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Menzies World Cargo, part of the John Menzies group, agreed to the payment after the BSA was tipped off that it was using unlicensed products.
Des Vertannes, managing director of Menzies World Cargo, said the company had not paid sufficient attention to IT asset management during a period of rapid growth.
"Menzies World Cargo was only formed in May 2000. Bringing together five separate organisations, through acquisition, in the timescales we achieved resulted in us facing huge integration issues," said Vertannes.
"We inherited a complex IT infrastructure. Our IT team was overwhelmed with the essential job of keeping the business operational. As a result, like so many other companies which are restructuring and fast growing, software management was not given the attention it needed."
BSA regional manger for northern Europe Siobhan Carroll said that once the tip-off was received, BSA lawyers asked the firm named to check its software licences. "Based on that information we work out a settlement or issue proceedings," she said.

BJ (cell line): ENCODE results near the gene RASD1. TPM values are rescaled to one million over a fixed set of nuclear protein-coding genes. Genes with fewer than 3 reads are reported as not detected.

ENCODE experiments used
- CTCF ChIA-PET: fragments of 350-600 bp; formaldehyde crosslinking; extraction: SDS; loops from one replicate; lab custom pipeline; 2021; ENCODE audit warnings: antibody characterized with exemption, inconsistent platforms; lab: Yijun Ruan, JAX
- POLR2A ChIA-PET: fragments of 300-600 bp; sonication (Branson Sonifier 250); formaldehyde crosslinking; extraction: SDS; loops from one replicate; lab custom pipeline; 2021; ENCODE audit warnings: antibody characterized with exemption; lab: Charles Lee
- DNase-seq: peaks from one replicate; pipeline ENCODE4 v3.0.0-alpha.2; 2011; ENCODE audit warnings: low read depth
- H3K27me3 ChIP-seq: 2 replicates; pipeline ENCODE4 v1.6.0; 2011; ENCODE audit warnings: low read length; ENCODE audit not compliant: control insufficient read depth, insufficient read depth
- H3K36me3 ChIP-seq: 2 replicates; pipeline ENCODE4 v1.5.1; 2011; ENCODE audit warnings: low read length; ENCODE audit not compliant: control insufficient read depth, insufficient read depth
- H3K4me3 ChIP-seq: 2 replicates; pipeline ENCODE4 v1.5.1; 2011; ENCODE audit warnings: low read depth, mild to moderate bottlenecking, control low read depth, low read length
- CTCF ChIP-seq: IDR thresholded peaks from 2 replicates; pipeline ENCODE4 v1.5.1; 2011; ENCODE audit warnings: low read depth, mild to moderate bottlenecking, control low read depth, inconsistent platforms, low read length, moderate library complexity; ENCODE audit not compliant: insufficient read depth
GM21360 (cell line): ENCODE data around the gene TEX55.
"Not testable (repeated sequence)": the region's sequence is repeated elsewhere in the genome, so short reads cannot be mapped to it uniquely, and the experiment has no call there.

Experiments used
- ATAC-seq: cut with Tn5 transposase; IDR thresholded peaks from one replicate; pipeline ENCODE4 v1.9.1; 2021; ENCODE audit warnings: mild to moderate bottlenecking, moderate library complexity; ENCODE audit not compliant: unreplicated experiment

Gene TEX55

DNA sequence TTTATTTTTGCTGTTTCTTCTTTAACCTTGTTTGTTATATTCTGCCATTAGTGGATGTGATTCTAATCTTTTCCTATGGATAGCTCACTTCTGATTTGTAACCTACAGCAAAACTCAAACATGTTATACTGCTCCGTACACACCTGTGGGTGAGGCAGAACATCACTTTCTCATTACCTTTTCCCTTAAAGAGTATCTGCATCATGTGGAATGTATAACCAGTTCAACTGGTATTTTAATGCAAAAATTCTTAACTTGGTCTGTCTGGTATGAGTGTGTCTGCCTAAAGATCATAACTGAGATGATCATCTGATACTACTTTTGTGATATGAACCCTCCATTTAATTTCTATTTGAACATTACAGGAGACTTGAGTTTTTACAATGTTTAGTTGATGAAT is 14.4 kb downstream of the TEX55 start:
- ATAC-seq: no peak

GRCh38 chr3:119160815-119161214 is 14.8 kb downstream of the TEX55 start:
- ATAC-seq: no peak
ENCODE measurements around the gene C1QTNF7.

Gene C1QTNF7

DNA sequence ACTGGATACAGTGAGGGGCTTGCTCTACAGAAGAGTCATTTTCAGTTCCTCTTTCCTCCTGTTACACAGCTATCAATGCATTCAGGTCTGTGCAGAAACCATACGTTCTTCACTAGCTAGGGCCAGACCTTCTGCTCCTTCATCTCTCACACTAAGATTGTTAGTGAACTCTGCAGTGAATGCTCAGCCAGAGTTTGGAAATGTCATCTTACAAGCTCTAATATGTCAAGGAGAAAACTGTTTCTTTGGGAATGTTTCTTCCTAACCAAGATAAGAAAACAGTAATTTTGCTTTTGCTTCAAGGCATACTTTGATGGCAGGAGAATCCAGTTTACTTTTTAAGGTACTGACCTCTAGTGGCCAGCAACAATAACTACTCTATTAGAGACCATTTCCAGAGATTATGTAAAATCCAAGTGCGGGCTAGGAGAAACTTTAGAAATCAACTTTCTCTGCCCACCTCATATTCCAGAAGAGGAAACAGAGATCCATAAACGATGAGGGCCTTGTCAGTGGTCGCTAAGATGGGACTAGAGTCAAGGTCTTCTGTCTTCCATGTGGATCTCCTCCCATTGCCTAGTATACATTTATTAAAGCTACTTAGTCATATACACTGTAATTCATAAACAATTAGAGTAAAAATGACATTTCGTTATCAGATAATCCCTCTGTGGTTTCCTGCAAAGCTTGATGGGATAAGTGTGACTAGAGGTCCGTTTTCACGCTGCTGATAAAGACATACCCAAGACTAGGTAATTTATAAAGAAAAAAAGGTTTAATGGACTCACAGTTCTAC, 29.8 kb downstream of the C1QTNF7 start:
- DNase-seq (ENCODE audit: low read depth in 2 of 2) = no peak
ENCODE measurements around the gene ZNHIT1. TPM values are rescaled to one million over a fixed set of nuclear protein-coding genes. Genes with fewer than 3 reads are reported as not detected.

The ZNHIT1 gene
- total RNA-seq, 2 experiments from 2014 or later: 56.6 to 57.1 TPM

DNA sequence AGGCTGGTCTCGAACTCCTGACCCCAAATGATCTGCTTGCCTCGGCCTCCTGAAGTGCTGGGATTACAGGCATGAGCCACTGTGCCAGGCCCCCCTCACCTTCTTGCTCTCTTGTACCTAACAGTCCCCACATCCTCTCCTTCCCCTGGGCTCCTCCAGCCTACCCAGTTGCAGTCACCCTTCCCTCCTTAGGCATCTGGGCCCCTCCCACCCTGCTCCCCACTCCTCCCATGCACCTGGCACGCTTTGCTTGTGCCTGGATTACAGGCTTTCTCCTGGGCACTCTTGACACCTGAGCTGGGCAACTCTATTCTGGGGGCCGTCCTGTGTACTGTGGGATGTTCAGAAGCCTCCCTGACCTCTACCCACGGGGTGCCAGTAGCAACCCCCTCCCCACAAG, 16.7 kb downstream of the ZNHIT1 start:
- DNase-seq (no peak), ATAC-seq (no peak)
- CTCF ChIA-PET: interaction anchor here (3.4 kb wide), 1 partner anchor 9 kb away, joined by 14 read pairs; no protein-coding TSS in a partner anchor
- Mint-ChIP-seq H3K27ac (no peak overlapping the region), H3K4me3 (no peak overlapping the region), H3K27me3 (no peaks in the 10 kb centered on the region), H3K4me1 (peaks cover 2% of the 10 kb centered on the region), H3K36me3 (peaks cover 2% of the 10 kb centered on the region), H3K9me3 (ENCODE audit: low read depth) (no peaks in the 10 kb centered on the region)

Menzies, she added, had co-operated fully when it was made aware of the problem.
Kit Burden, IT partner at law firm Barlow Lyde & Gilbert, thought the BSA could, ultimately, face a dilemma with its approach.
"If the recipient of one of their letters does not comply with their request for a full disclosure of actual usage of the listed computer programs, the BSA may have to resort to litigation [alleging breach of licence terms]," said Burden. But, he added, this could mean going only on the basis of alleged infringements passed on by disgruntled ex-employees.
"The risk here is that they are unable to make good such allegations and, therefore, face the prospect not only of an embarrassment in PR terms, but also the burden of the other side's legal costs," said Burden.
Nevertheless, Burden warned users not to be complacent. "On the basis that some of the allegations will prove to be true, licensees should not underestimate the importance of a proper asset and licence management programme to ensure that they remain within the limits of their licensed use," he added.
A BSA representative said that it would only move on companies where it had good intelligence. "The BSA has so many leads it doesn't act unless it is pretty certain."